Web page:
The presenting symptoms of malignant mesothelioma are vague (Table 1), which often leads to a delay before the patient seeks care. Similarly, the nonspecific nature of the symptoms makes the diagnosis difficult. Chest pain and dyspnea are common initial complaints.16 Chest radiography most often will reveal a large, unilateral pleural effusion. Chest CT will demonstrate the same features; however, irregular thickening of the pleura also may be visible. In more advanced disease, there may be superior vena cava syndrome, Horner's syndrome, dysphagia, or other complications resulting from the propensity of mesothelioma to invade neighboring structures. Pathologic diagnosis can prove difficult, and many cases are misdiagnosed initially.

Palliative radiation therapy can be effective in reducing symptoms, especially from metastases. Current clinical trials emphasize a combination of surgery, radiation, and chemotherapy, but no regimen has yet been clearly shown to improve survival rates. Recent study has focused on the identification of serum markers (e.g., serum mesothelin-related protein, osteopontin) that may prove useful as screening tools.17,18

The Authors

KATHERINE M.A. O'REILLY, M.D., is a pulmonologist at Southampton General Hospital, Southampton, United Kingdom. She received her medical degree from McGill University, Montreal, Quebec, Canada, and completed a residency in internal medicine and a fellowship in pulmonary and critical care medicine at the University of Rochester, N.Y.

ANNE MARIE MCLAUGHLIN, M.B., is a pulmonary fellow at St. Vincent's University Hospital, Dublin, Ireland. She received her medical degree from University College Dublin, Ireland.

WILLIAM S. BECKETT, M.D., is a professor of medicine and environmental medicine at the University of Rochester School of Medicine and Dentistry. He received his medical degree from Case Western Reserve University, Cleveland, Ohio, and completed fellowships in pulmonary medicine and occupational medicine at Johns Hopkins University, Baltimore, Md.

PATRICIA J. SIME, M.D., is an associate professor of medicine, environmental medicine, an oncology at the University of Rochester School of Medicine and Dentistry. She received her medical degree from the University of Edinburgh, Scotland, where she also completed a residency in internal medicine. Dr. Sime served a fellowship in pulmonary medicine at McMaster University, Hamilton, Ontario, Canada.

Address correspondence to Katherine M.A. O'Reilly, M.D., Respiratory Medicine Department, D Level West Wing, Mailpoint 48, Southampton General Hospital, Tremona Road, Southampton SO16 6YD, United Kingdom (e-mail: kateindub@yahoo.co.uk). Reprints are not available from the authors.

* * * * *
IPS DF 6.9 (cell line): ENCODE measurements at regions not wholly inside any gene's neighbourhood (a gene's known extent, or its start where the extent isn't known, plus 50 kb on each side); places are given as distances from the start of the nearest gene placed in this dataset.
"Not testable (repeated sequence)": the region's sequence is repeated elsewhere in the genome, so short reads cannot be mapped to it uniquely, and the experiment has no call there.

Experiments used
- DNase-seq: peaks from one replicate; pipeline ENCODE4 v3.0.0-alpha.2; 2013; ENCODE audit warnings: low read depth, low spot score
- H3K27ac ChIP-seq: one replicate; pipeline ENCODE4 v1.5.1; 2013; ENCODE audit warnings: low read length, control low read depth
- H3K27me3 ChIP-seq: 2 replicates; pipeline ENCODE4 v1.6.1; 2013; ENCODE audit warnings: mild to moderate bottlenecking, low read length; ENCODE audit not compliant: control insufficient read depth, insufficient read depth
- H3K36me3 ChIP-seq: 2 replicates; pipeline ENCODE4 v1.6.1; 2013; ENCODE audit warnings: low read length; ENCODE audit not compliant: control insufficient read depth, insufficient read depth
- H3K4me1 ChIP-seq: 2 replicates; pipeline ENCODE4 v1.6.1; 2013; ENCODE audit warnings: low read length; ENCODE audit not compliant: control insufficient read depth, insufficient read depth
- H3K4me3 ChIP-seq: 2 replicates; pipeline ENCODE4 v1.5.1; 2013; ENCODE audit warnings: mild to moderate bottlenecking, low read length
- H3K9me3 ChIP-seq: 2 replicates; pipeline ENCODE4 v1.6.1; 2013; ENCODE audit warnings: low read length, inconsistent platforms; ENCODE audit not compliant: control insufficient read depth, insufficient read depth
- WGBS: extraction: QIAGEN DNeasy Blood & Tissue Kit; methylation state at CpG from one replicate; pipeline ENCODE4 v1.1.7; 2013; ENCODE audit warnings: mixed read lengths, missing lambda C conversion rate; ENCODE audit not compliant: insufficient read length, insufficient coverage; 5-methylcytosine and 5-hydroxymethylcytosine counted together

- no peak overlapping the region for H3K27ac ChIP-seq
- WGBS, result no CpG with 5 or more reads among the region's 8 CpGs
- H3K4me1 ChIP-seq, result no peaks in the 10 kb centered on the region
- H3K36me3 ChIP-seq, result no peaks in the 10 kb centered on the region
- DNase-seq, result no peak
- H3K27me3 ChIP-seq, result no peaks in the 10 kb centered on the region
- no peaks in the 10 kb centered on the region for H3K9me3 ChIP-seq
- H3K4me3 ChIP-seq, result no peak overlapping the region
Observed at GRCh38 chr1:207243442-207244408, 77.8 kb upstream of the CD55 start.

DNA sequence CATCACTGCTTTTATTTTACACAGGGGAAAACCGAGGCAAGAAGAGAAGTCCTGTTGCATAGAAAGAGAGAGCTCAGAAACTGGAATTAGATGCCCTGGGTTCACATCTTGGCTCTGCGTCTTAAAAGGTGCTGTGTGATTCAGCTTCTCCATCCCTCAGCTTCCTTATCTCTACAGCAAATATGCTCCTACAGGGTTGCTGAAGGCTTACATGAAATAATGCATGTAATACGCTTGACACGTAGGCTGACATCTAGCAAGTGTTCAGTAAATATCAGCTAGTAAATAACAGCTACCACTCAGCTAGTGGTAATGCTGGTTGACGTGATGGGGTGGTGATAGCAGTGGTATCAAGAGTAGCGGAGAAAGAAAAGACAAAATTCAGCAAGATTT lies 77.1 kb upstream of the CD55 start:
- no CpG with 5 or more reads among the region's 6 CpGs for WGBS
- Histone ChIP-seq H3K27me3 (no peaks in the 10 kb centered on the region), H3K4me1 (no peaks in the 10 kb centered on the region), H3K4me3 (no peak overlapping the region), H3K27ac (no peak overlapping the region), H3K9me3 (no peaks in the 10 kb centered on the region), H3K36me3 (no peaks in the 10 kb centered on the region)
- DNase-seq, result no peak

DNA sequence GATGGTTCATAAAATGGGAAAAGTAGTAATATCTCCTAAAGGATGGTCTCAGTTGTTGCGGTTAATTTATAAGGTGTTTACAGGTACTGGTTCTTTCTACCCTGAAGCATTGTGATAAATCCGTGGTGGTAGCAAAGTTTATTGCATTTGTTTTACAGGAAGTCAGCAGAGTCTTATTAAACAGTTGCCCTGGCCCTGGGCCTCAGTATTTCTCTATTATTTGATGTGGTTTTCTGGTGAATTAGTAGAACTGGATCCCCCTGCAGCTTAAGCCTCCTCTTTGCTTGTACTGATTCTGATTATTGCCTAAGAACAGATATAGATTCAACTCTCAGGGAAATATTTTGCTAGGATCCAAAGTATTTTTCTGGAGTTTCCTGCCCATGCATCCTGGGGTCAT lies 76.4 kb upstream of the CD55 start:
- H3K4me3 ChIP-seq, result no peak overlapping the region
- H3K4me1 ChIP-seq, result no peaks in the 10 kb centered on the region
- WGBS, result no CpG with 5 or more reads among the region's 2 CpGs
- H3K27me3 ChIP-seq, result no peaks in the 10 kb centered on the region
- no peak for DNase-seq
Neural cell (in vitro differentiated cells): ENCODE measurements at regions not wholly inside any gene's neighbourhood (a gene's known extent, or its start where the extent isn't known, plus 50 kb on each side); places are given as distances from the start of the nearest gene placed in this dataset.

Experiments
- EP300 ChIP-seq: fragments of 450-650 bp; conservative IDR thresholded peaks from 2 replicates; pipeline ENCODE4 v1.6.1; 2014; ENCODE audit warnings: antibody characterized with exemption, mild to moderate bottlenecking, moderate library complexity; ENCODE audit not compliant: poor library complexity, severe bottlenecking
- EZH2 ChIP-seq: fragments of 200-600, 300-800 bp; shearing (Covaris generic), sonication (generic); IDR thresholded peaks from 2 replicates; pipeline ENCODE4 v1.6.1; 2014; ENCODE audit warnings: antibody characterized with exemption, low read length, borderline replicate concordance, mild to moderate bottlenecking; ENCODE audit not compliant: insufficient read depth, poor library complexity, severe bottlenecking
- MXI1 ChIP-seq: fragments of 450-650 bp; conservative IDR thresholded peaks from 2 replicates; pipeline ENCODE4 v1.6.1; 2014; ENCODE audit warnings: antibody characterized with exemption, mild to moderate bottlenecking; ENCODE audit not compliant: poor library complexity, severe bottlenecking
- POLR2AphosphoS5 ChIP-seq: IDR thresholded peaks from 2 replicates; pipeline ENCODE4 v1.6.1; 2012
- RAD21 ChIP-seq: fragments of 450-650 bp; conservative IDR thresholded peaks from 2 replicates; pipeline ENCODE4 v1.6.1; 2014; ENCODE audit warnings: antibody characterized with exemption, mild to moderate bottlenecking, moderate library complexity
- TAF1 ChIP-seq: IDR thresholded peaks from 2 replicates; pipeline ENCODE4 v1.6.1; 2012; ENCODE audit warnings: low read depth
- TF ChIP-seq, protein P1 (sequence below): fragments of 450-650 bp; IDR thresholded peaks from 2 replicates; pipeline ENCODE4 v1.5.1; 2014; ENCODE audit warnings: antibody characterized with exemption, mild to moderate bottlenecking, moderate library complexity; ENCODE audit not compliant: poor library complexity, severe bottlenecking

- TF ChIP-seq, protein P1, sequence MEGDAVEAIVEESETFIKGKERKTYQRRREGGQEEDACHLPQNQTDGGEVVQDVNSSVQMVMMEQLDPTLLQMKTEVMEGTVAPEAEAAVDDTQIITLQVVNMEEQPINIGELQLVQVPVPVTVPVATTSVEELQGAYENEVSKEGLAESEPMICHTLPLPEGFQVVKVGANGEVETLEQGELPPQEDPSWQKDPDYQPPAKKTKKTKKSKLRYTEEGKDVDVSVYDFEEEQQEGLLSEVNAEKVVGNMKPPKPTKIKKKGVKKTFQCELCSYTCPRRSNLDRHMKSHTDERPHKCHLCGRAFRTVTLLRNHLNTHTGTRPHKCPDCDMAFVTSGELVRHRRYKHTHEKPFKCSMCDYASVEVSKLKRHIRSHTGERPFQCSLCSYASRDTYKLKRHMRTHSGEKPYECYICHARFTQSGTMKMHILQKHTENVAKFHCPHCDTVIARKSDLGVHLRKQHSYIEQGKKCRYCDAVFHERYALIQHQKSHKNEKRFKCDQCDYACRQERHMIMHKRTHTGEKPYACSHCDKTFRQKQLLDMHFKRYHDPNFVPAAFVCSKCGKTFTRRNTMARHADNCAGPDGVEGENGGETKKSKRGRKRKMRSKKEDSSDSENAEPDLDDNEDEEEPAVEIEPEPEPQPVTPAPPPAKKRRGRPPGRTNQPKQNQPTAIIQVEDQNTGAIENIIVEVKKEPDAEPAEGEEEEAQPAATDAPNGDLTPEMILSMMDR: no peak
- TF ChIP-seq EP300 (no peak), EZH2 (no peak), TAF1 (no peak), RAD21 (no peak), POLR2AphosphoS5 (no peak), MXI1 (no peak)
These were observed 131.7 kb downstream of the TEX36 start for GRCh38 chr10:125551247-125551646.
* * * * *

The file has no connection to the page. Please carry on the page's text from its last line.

Author disclosure: William S. Beckett, M.D., is supported by NIEHS P30 ES01247 and the New York State Occupational Health Clinics Network. Patricia J. Sime, M.D., is supported by NIH RO1HL075432, NIH K08HL04492, and NIEHS P30 ES01247.

REFERENCES

1. Peto J, Decarli A, La Vecchia C, Levi F, Negri E. The European mesothelioma epidemic. Br J Cancer. 1999;79:666–72.

2. Work-Related Lung Disease Surveillance Report 2002; Division of Respiratory Disease Studies, U.S. Department of Health and Human Services, Public Health Service, Centers for Disease Control and Prevention, DHHS (NIOSH) number 2003–111, May 2003.

3. Centers for Disease Control and Prevention. Changing patterns of pneumoconiosis mortality—United States, 1968–2000. MMWR Morb Mortal Wkly Rep. 2004;53:627–32.

4. Price B, Ware A. Mesothelioma trends in the United States: an update based on Surveillance, Epidemiology, and End Results Program data for 1973 through 2003. Am J Epidemiol. 2004;159:107–12.

5. Lilienfeld DE, Mandel JS, Coin P, Schuman LM. Projection of asbestos related diseases in the United States, 1985–2009. I. Cancer. Brit J Ind Med. 1988;45:283–91.

6. Peipins LA, Lewin M, Campolucci S, Lybarger JA, Miller A, Middleton D, et al. Radiographic abnormalities and exposure to asbestos-contaminated vermiculite in the community of Libby, Montana, USA. Environ Health Perspect. 2003;111:1753–9.

7. American Thoracic Society. Diagnosis and initial management of nonmalignant diseases related to asbestos. Am J Respir Crit Care Med. 2004;170:691–715.

8. van Loon AJ, Kant IJ, Swaen GM, Goldbohm RA, Kremer AM, van den Brandt PA. Occupational exposure to carcinogens and risk of lung cancer: results from The Netherlands cohort study. Occup Environ Med. 1997;54:817–24.

9. Boffetta P. Epidemiology of environmental and occupational cancer. Oncogene. 2004;23:6392–403.

10. Liddell FD. The interaction of asbestos and smoking in lung cancer. Ann Occup Hyg. 2001;45:341–56.

11. Berry G, Liddell FK. The interaction of asbestos and smoking in lung cancer: a modified measure of effect. Ann Occup Hyg. 2004;48:459–62.

12. U.S. Preventive Services Task Force. Counseling to prevent tobacco use and tobacco-caused disease: recommendations statement. Accessed October 3, 2006, at: http://www.ahrq.gov/clinic/3rduspstf/tobacccoun/tobcounrs.pdf.

13. Craighead JE, Abraham JL, Churg A, Green FH, Kleinerman J, Pratt PC, et al. The pathology of asbestos-associated diseases of the lungs and pleural cavities: diagnostic criteria and proposed grading schema. Report of the Pneumoconiosis Committee of the College of American Pathologists and the National Institute for Occupational Safety and Health. Arch Pathol Lab Med. 1982;106:544–96.

14. Wagner GR. Asbestosis and silicosis. Lancet. 1997;349:1311–5.

15. Robinson BW, Lake RA. Advances in malignant mesothelioma. N Engl J Med. 2005;353:1591–603.

16. Antman KH. Natural history and epidemiology of malignant mesothelioma. Chest. 1993;103(4 suppl)373S–6S.

17. Robinson BW, Creaney J, Lake R, Nowak A, Musk AW, de Klerk N, et al. Mesothelin-family proteins and diagnosis of mesothelioma. Lancet. 2003;362:1612–6.

18. Pass HI, Lott D, Lonardo F, Harbut M, Liu Z, Tang N, et al. Asbestos exposure, pleural mesothelioma, and serum osteopontin levels. N Engl J Med. 2005;353:1564–73.